Enhancing Functionality with Complementary Technologies

Figure 7 – Side profile of our weldless “clip-on” battery interconnect.

The weldless, clip-on interconnects and simplified overall battery design also open the door for effective integration of related functionality, such as Battery Management System (BMS) monitoring points.

In addition to enabling better management of battery charging, usage monitoring, lifecycle length, and range per charge, these added functions also help avoid wasting lithium.

For example, the ability for EV makers to use targeted monitoring to identify problem cells and replace them on an individual basis means that battery packs can be refurbished with new cells that extend their useful lifecycles. Instead of decommissioning the entire battery pack and having to lose or recover the lithium from all the good cells, manufacturers will be able to simply exchange failed cells with new ones.

Summary

Figure 8 – Innovating new battery technologies that support a greener tomorrow.

Improving electric vehicle (EV) battery design can significantly facilitate the recycling process by considering a range of factors including:

Standardization: Designing batteries with standardized components and interfaces, such as Cell-PLX™, enables easier disassembly and separation of different materials during recycling. It allows for efficient removal of hazardous components and enhances the recovery of valuable materials.

Modular Design: Implementing a modular design approach allows for the disassembly of batteries into smaller units or modules. This makes it easier to identify and replace faulty or degraded components, reducing the need for complete battery replacement. Modular designs simplify the recycling process by enabling the selective removal of specific modules or cells for recycling, rather than dismantling the entire battery pack.

Material Selection: Battery design should consider the use of environmentally friendly and recyclable materials. Avoiding or minimizing the use of hazardous or hard-to-recycle substances simplifies the recycling process and reduces potential environmental impacts. Designers can explore alternative materials or develop innovative material compositions that are easier to recycle without compromising performance.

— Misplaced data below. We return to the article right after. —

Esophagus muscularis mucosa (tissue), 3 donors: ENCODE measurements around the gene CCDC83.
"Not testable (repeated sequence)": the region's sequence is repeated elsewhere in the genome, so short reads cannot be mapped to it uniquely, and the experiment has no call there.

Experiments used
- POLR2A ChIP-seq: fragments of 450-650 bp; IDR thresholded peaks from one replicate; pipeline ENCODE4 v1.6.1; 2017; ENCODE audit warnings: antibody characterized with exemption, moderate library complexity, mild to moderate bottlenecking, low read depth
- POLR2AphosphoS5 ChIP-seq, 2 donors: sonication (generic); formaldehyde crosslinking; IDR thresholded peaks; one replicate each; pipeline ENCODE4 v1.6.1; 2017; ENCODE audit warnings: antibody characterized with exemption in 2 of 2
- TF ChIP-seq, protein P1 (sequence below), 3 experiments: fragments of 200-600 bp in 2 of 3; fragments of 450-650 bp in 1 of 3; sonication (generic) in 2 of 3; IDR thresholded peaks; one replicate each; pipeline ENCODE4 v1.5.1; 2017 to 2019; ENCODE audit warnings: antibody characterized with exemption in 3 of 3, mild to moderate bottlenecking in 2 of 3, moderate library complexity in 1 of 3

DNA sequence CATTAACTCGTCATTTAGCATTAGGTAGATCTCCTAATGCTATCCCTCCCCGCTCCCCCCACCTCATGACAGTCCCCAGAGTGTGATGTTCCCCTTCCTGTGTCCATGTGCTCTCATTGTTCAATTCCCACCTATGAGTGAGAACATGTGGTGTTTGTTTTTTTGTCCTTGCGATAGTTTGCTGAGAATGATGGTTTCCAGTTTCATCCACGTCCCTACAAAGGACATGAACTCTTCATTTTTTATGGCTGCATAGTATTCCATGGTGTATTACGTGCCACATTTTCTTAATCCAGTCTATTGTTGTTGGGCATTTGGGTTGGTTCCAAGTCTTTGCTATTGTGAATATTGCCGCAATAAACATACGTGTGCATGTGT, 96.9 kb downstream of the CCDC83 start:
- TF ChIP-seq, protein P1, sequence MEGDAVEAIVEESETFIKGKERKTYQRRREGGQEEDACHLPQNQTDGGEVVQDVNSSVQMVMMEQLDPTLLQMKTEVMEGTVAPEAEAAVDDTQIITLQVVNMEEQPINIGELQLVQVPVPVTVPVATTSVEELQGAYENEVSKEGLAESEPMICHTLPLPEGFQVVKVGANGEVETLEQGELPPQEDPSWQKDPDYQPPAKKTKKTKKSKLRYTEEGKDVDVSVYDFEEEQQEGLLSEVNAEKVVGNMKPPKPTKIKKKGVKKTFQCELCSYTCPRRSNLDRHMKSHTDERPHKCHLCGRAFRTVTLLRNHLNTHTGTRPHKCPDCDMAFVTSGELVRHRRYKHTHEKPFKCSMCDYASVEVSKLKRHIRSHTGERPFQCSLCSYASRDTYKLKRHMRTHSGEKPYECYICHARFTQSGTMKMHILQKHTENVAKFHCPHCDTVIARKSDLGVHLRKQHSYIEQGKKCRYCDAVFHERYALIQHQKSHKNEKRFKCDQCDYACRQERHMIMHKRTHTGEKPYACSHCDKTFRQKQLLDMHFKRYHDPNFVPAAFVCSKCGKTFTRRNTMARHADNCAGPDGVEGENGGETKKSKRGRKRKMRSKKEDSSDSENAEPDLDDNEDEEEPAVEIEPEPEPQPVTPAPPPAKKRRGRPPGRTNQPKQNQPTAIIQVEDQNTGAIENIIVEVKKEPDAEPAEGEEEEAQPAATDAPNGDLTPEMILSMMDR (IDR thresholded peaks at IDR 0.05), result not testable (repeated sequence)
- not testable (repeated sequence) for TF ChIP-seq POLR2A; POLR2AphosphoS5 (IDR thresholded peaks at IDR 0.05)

Easy Access Points: Designing batteries with easy access points for disassembly and recycling can streamline the process. Incorporating features like removable covers or access panels simplifies the removal of battery modules or cells, allowing for more efficient recycling operations.

Design for Disassembly: Considering the ease of disassembly during the design phase, as described in this article, can significantly reduce the time and effort required for recycling. Designing batteries with fewer permanently welded connections can facilitate disassembly and separation of components during recycling, and/or replacement of failed cells to extend battery lifecycles.

Battery Tracking and Tracing: Implementing tracking systems to monitor battery usage, performance, and end-of-life information can assist in the recycling process. It enables effective identification of batteries at the end of their life cycle, ensuring they are properly collected and directed to appropriate recycling facilities.

Collaboration with Recyclers: Collaboration between battery manufacturers and recycling facilities is crucial. By involving recyclers in the design process, manufacturers can gain insights into the challenges and requirements of the recycling industry. This collaboration can lead to design optimizations that better align with the recycling infrastructure and processes, improving overall recycling efficiency.

By considering these factors, battery designers can contribute to the development of batteries that are easier to recycle, reducing costs, improving resource efficiency, and supporting the transition to a more sustainable and circular economy.

Would you want to know about our “weldless” battery interconnect and other battery solutions?